“The return of Will Arnett is certainly a strong development, and he was delightful as usual…”
Okay, so I wasn’t quite as laudative as I remember, but the fact is that he was extremely entertaining and one of my favourite recurring characters on the show. Now, though, let’s take a look at what I thought about “living legend” Tim Conway’s guest appearance:
“However, Kenneth takes Bucky on a tour of the studio, which is essentially the “Oh my, we got Tim Conway on our show, let’s just let him cut loose on everything” plot. There was some funny parts, but it wasn’t a plot per se – I am hoping that he might be returning next week so that the character can actually, well, become a character. It was funny, but did it really go anywhere?”
Now, clearly, one knows my preference, but the difference here is that Arnett is 37 years younger. Conway is a comedy legend, sure, but for the most part fans of 30 Rock shrugged their collective shoulders at his character. While Arnett became part of the narrative, Conway didn’t even register a few episodes later: where Arnett brought a unique comic voice to the rest of the cast, Conway barely interacted with any of the characters. My point is that, at the end of the day, Conway had no business winning that award if we take into account the role that Arnett played in shaping the show as we know it.
This isn’t even to speak of the people who weren’t even nominated: Dean Winters (Beeper Salesman Dennis) overlooked for his turn in the same episode Conway was featured in on 30 Rock, and Amy Ryan and Sarah Chalke for their guest turns on The Office and How I Met Your Mother. All actors on shows that voters seem to like, and all actors whose appearances fundamentally changed and improved the series dynamic in a way that shaped their storylines, their characters. Guest acting, especially in a comedy series, should be about the challenge of entering into this totally new environment and becoming part of a cast, or balancing being the center of attention with the fact that you’re not always going to be there.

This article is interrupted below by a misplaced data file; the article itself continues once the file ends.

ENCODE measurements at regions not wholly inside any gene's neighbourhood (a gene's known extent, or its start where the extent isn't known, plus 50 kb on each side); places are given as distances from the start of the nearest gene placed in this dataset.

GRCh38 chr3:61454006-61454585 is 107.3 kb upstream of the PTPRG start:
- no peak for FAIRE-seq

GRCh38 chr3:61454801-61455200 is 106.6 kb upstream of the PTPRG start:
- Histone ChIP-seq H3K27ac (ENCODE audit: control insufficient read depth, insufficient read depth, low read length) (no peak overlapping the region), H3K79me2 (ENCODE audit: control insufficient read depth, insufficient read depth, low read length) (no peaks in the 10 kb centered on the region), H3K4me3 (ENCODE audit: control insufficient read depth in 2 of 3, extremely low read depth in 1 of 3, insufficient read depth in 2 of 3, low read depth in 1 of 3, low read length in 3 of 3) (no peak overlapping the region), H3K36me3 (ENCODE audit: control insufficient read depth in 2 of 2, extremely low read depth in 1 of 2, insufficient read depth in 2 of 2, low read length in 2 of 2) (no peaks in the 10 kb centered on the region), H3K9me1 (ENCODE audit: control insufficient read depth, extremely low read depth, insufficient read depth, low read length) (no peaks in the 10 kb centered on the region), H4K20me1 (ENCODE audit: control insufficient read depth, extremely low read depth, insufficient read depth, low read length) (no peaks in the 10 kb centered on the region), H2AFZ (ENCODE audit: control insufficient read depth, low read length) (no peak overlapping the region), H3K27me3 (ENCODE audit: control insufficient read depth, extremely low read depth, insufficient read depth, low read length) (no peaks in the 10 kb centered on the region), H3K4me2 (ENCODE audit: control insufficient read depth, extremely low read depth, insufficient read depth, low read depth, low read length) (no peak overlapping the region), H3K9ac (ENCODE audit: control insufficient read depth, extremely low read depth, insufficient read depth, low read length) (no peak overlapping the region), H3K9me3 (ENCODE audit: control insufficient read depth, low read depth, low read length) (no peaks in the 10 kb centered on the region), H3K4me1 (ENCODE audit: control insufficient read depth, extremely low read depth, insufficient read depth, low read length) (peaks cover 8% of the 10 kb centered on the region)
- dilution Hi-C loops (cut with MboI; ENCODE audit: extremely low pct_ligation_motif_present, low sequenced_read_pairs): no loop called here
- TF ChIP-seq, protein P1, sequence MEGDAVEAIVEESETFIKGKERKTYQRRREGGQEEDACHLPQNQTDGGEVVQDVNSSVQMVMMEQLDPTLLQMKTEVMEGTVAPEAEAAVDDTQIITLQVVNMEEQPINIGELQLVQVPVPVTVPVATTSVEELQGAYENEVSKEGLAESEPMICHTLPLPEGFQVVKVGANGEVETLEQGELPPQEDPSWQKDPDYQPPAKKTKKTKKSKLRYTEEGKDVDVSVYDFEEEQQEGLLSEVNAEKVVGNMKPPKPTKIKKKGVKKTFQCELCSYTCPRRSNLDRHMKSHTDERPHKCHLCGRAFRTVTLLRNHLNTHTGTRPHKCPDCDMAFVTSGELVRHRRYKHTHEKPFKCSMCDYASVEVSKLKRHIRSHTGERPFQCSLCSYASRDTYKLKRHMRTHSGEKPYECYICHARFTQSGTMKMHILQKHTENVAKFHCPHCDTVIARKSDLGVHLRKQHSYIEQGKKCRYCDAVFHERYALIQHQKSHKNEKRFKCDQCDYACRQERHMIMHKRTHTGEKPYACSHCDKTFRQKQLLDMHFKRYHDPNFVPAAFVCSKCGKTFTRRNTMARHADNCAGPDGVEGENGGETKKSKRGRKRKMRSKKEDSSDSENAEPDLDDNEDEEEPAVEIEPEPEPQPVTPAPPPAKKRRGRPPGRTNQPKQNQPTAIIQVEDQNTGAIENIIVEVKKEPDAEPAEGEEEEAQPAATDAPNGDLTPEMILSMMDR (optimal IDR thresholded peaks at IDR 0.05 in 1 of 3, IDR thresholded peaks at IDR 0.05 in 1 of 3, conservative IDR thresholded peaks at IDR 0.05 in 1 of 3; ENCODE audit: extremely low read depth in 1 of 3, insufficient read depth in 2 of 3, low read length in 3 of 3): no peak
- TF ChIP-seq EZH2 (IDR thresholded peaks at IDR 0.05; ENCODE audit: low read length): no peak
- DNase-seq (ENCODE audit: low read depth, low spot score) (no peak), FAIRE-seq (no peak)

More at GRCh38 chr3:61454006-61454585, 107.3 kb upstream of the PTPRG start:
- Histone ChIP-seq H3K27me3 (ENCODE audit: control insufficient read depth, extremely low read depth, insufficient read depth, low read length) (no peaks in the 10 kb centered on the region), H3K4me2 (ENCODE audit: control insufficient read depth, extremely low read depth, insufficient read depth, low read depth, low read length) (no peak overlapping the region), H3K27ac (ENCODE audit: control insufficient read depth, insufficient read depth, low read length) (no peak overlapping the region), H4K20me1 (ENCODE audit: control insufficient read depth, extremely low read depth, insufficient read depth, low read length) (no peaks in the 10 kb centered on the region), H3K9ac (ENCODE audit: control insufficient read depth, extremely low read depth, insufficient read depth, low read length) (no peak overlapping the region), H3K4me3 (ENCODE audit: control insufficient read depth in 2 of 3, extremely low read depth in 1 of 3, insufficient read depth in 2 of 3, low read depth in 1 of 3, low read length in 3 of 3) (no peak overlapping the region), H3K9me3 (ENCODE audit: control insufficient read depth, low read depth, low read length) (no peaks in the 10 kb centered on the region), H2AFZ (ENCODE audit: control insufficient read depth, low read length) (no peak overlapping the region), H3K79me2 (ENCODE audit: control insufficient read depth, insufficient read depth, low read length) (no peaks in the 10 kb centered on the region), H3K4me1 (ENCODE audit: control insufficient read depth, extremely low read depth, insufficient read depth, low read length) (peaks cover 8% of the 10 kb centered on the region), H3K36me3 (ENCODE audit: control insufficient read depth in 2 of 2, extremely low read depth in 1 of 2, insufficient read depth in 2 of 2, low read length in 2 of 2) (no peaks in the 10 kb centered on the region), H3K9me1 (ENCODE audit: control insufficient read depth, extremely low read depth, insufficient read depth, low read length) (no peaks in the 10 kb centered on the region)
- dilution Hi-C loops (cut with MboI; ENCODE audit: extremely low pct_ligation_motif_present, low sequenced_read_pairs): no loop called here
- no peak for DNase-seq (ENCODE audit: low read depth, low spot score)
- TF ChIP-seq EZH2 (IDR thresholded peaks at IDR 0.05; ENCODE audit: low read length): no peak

And the drama awards are better on that front: Cynthia Nixon is our youngest winner of the night for her turn on Law & Order: SVU (Sex and the City factor trumps ageism, it’s a known equation), and Glynn Turmann for what is considered to be an extremely powerful appearance on HBO’s In Treatment. In the latter case, you have the one award amongst the four to go to the right person, not the person who has the biggest name or the most awards in their closet.
But let’s not let it fool us into thinking the Emmys are changing: chances are, next year will bring more lists that feature almost no performers under 30, something that will grow less and less representative of the true television landscape. While I’m tempted not to call it Ageism, since it also relates to Favouratism and all sorts of other exciting and depressing Hollywood -isms, it seems the most eye-opening: the Emmys don’t care about young people who appear in just a few episodes.